To evaluate the significance of incidentally discovered breast lesions on 18-fludeoxyglucose (18F-FDG) positron emission tomography (PET)/CT.
6050 18F-FDG PET/CT studies, performed between January 2009 and February 2012, were retrospectively reviewed. 55 lesions in 50 patients were identified. Additional work-up, including mammography, ultrasound, follow-up 18F-FDG PET/CT and biopsy, was available for 39 incidental breast lesions in 36 patients. All patients were female, with mean age 61.5 years (range 36–90 years). The maximum standardised uptake value (SUVmax), CT size and CT Breast Imaging Reporting and Data System (BI-RADS®) scores were compared between the malignant and the benign subgroups, using the unpaired t-test and Fisher’s exact test. Tests were two-sided and a p-value of <0.05 was considered to be significant.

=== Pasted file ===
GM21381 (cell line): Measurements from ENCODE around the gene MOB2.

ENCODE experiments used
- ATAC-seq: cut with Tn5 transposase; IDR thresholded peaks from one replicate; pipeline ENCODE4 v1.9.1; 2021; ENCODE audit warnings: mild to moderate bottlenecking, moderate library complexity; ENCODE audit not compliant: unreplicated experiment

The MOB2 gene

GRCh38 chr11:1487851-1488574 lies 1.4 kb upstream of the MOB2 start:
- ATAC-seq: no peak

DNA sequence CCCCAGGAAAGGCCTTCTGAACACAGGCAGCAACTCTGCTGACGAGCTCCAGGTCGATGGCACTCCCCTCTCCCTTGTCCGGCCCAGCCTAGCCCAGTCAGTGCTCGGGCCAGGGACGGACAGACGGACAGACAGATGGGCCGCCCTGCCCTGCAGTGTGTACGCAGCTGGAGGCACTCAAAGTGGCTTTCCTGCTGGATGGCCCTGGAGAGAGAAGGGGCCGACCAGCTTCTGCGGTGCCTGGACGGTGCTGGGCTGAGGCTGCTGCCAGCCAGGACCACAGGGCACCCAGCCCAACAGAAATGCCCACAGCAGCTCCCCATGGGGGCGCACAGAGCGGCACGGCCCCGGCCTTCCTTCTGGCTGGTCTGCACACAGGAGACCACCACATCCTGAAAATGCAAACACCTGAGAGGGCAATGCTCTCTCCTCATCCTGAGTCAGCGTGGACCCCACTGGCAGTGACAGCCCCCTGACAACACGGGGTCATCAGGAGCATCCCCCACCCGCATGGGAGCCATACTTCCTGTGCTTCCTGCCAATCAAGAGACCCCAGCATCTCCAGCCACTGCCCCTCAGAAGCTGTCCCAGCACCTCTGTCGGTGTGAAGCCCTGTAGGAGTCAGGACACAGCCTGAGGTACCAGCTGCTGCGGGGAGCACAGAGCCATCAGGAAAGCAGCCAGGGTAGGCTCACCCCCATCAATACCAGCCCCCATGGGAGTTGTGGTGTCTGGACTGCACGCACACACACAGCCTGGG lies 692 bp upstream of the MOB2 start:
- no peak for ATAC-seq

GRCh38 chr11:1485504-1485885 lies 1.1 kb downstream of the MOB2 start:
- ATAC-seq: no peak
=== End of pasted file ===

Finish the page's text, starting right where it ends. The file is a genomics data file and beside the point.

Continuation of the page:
Incidental breast lesions were identified in 50 (0.8%) of 6050 18F-FDG PET/CT studies. 21 (53.8%) of the 39 breast incidentalomas were malignant on biopsy or imaging, of which 15 (38.5%) represented a second primary breast cancer. A statistically significant difference in the mean SUVmax between malignant and benign breast lesions was observed (p=0.021). Malignancy was significantly more common in the CT BI-RADS Category 4 or greater groups (76.2%; p=0.0105).
Incidental breast lesions detected at 18F-FDG PET/CT are uncommon. When detected, however, they may represent malignancy in up to 53.8% of cases.
Advances in knowledge:
SUVmax and CT findings at 18F-FDG PET/CT can assist with differentiating benign and malignant breast conditions, guiding further evaluation with dedicated breast imaging.
Review of 18F-FDG PET/CT-detected breast lesions by a breast radiologist may be helpful in determining the need for and correlation with further breast imaging.
Radiologists and nuclear medicine physicians should be cognisant of breast pathology when reporting 18F-FDG PET/CT image data sets.